Ferdinand Mount

Elegy for wild Wales

If you drive West out of Carmarthen on the A40, you pass through a landscape of dimpled hills and lonely chapels and little rivers full of salmon trout.

If you drive West out of Carmarthen on the A40, you pass through a landscape of dimpled hills and lonely chapels and little rivers full of salmon trout. This is Byron’s Country, the place where Byron Rogers was brought up in the late Forties, not knowing a word of English, until at the age of five he made the momentous journey a few miles east into Carmarthen town. It is a very odd place. In the graveyard at Cana, just beside the road, you will find the grave of Group Captain Ira Jones DSO, MC, DFC and bar, MM, one of Wales’s greatest war heroes. He was famous for killing Germans who had baled out and were dangling from their parachutes. When he recovered the body of one German pilot, he put it in a hangar, dressed it in pyjamas and a dinner jacket, then toasted it in champagne. As Rogers remarks, ‘these are not things Errol Flynn or David Niven ever did.’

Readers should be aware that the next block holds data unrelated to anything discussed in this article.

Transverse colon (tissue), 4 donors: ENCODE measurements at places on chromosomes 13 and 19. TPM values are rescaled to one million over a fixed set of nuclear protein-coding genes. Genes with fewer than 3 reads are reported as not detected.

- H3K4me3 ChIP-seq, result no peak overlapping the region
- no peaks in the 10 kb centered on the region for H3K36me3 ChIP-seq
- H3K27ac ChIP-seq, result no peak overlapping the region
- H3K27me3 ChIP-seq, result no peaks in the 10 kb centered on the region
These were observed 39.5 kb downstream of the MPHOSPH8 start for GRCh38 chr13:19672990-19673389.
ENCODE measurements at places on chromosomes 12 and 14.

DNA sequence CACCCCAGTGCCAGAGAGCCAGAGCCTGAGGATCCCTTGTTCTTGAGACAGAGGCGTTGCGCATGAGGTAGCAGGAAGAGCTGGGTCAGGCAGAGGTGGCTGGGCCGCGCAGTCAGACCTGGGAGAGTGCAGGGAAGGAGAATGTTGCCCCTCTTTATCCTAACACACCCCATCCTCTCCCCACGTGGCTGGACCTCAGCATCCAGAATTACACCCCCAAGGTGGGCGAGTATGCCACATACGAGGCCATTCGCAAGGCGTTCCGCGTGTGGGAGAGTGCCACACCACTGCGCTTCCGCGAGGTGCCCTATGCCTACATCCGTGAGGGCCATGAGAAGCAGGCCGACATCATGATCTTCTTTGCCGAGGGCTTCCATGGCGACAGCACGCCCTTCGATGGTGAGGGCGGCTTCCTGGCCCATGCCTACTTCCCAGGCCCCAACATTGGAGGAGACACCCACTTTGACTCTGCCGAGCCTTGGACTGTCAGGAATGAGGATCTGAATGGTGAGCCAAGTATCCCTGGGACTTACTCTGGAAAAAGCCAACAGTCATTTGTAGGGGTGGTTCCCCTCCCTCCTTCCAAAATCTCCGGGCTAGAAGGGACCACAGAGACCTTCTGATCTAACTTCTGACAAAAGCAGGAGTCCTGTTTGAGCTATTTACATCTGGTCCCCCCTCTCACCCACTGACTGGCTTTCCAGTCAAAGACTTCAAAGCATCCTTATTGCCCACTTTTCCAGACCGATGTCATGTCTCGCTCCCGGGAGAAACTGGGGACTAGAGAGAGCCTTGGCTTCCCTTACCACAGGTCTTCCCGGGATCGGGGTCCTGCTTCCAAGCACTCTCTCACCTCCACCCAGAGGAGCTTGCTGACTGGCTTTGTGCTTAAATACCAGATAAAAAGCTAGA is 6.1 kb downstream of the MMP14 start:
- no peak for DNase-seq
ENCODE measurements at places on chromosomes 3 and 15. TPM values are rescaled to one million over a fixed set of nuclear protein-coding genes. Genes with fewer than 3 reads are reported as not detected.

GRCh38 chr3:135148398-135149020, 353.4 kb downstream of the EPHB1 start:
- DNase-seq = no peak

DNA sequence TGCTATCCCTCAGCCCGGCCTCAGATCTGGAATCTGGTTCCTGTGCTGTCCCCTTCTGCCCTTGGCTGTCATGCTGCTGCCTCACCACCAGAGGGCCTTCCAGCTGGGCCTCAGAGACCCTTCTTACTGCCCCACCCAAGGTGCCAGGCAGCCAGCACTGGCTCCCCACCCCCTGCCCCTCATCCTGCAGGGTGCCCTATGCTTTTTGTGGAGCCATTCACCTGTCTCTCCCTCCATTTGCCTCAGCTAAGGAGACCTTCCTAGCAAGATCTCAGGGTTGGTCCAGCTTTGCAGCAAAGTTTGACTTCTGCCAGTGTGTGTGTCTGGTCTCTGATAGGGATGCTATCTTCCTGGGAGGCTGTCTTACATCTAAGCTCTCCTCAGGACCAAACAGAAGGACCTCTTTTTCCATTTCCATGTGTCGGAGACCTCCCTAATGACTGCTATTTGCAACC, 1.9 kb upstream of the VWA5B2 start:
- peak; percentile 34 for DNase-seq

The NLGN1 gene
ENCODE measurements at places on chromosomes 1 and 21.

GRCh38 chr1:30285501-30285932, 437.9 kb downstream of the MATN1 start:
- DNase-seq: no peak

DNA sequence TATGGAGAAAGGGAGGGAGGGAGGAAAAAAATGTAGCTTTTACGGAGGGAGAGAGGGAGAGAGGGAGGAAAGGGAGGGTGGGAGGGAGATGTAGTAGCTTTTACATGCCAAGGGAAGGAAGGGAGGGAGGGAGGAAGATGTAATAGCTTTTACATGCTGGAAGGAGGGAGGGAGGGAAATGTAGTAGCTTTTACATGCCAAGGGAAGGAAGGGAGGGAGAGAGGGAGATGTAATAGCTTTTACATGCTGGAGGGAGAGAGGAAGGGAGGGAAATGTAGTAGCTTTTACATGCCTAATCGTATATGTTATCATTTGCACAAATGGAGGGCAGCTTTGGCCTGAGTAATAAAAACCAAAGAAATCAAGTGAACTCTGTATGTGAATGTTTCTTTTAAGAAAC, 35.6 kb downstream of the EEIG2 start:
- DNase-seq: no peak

A little further on, there is the turning to Laugharne and Fern Hill farm, made famous by Dylan Thomas, but earlier almost equally famous as the home of Evans the hangman, advocate of ‘the short drop’ (not more than 18 inches), who used to dog- paddle across the estuary of the River Towy, pausing in the middle of the river to light a cigarette, in order to catch the train at Ferryside to pursue prize fights and women, for whom he had an appetite of Strauss-Kahn proportions.

Rogers’s essay on hangmen is a minor classic. I particularly liked the arrival of Berry the hangman to carry out the first public hanging in Carmarthen for 50 years. A huge crowd escorted him through the streets to the county gaol where he entered the condemned cell, according to the Carmarthen Journal, ‘unostentatiously dressed in a plain suit of dark clothing and wearing a red Turkish fez’.

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